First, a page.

Share story

Sony will place parental controls on its forthcoming PlayStation 3, according to the Entertainment Software Association. That will mean all three major video-game console makers are promising parents help in restricting children’s access to violent video games.

The company wasn’t immediately prepared to comment.

Microsoft has parental controls in its new Xbox 360, which debuted last week. It also offers parental controls on the company’s Xbox Live online gaming service, limiting whom their children can interact with.

Earlier this month, Nintendo announced similar plans for its next-generation machine, Revolution, due 2006.


Restructuring news “soon,” CEO says

Merck Chief Executive Richard Clark said Sunday the drug maker will soon announce a restructuring plan, but he declined to comment on a Wall Street Journal report that thousands of jobs would be cut.

Merck, the No. 3 U.S. drug maker, faces billions of dollars in liability from 6,400 lawsuits over its recalled Vioxx painkiller. It also is preparing for sales declines from its Zocor cholesterol drug, which loses patent protection next year, and Fosamax osteoporosis treatment, off patent in 2008.

The Wall Street Journal reported that Merck board members received restructuring details last week.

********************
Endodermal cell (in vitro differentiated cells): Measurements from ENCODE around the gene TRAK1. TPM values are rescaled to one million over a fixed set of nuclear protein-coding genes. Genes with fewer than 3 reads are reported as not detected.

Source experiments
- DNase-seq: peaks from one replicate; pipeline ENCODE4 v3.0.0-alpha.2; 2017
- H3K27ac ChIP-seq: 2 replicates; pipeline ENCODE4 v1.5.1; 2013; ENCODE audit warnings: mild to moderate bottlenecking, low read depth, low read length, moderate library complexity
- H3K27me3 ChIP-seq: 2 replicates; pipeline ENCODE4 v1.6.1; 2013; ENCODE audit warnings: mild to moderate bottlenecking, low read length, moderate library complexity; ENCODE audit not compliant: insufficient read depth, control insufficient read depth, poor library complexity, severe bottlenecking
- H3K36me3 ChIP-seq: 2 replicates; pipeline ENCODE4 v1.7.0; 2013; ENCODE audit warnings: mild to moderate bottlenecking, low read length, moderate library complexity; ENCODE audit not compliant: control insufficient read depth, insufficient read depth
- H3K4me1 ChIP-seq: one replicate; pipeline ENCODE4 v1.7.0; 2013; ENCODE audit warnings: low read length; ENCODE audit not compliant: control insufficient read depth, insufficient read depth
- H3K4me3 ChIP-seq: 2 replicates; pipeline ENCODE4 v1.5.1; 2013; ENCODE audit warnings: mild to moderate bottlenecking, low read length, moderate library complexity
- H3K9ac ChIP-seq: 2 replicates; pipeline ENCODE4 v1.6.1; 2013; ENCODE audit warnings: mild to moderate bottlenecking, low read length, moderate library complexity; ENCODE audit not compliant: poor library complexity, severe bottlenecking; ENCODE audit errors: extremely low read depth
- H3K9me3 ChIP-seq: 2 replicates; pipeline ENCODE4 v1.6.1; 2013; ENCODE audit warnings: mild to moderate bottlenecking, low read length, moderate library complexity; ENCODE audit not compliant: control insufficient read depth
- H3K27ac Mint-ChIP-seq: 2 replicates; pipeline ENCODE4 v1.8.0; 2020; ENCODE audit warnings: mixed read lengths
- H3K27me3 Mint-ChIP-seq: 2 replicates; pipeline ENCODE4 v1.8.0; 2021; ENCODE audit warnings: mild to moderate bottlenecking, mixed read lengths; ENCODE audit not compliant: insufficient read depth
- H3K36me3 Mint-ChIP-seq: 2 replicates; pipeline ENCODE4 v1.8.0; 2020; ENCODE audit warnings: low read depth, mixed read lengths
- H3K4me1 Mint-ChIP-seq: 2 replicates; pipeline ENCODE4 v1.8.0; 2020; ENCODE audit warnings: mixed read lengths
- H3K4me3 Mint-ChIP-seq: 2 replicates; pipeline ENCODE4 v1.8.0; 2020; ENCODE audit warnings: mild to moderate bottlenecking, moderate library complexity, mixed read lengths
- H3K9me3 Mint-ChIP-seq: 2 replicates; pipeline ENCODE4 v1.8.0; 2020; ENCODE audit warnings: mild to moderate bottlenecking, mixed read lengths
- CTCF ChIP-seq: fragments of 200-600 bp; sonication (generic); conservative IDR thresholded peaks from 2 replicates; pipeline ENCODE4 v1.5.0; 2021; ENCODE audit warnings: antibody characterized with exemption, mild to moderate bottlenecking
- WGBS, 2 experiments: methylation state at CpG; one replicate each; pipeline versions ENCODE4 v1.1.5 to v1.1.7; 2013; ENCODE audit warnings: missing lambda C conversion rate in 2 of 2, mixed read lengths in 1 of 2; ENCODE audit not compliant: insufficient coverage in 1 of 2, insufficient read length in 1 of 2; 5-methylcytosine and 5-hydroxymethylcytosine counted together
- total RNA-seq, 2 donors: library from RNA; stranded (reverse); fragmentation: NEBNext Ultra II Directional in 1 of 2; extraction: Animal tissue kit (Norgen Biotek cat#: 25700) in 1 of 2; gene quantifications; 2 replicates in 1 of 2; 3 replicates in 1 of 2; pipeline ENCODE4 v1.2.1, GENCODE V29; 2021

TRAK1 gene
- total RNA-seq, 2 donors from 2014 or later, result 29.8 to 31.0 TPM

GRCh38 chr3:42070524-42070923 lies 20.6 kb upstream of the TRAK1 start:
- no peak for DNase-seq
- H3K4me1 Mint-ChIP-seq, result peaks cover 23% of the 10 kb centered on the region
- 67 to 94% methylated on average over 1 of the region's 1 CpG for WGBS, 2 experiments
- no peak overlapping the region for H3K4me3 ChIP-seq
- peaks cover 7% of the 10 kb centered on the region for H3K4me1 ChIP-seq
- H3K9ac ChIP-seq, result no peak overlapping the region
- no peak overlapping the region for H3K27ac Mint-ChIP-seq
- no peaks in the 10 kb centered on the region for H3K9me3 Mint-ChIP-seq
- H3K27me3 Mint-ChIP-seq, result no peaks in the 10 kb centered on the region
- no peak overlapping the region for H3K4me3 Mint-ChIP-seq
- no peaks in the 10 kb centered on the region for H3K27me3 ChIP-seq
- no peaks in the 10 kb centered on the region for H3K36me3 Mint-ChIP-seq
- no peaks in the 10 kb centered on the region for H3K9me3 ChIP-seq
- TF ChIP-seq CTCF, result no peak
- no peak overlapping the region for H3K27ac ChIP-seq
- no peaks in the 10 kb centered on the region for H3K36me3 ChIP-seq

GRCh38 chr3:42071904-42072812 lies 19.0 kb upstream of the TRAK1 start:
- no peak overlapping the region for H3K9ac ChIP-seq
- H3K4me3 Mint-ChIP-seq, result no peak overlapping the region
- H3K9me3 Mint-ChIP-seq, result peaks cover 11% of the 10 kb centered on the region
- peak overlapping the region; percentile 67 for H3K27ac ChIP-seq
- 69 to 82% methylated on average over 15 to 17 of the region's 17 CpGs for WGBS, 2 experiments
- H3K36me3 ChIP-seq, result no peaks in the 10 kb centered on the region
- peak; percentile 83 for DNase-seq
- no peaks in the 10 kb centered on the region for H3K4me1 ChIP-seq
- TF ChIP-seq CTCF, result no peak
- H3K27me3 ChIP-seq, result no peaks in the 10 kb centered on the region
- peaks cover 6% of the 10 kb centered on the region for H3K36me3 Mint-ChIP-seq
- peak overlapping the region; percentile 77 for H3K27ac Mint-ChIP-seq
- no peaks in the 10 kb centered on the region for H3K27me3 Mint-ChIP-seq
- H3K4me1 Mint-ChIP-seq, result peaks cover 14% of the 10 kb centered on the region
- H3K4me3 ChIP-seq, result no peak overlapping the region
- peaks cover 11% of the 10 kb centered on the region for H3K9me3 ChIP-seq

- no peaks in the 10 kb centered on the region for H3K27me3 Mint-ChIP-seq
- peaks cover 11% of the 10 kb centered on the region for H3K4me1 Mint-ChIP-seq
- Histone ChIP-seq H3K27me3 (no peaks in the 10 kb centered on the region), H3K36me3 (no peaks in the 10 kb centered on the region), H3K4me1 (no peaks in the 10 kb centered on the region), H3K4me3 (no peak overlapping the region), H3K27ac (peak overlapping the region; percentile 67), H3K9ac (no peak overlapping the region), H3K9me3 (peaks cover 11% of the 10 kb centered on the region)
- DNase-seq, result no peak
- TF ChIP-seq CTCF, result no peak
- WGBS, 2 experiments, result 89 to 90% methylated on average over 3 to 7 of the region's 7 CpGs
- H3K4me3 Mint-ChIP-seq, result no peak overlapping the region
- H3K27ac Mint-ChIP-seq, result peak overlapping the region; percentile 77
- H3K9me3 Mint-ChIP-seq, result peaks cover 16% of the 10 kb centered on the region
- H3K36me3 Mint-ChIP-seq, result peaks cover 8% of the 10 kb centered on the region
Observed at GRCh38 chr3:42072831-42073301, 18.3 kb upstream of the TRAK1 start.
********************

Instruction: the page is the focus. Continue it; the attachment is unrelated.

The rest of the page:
“Bottom-up” news Web site is planned

The San Francisco Web entrepreneur who’s shaken the classified-ad business with his craigslist has plans to expand into journalism, too. Speaking at an Oxford University business-school forum, Craig Newmark said his news project will be introduced within three months.

He made it clear his new Web site will have a bottom-up approach to news stories and presentation, with readers playing the role of editors.

“Things do need to change,” he told the audience in Oxford, Britain, The Guardian reported. “The big issue in the U.S. is that newspapers are afraid to talk truth to power. The White House press corps don’t speak the truth … they are frightened to lose access they don’t have anyway.”

Newmark said his news project will involve Web technology to let readers decide which news stories are the most important.


Google approached over video ideas

U.S. television network CBS is in discussions with Internet media company Google for video search and on-demand video, CBS chairman Leslie Moonves said last week.

Viacom-owned CBS, which is splitting itself from the faster-growing MTV cable networks and Paramount film studios, is seeking other distribution outlets for its top-ranked shows, including the “CSI” franchise.

CBS’ discussions have also included talks with Yahoo!.


Feature lets users transfer programs

Struggling to maintain subscriber growth for its digital video recorders, TiVo will test a feature that allows viewers to transfer programs to Apple’s iPod and Sony’s PlayStation Portable.

The system lets subscribers download recordings through their personal computer to the devices, TiVo said.

The feature will be available as early as the first quarter of 2006.

The Alviso, Calif., company, whose recorders allow television viewers automatically to record shows and skip commercials, is adding features to attract new users as companies including DirecTV Group and Comcast introduce their own video recorders that match many of TiVo’s functions.

Compiled from MarketWatch, Reuters, Bloomberg News and The Associated Press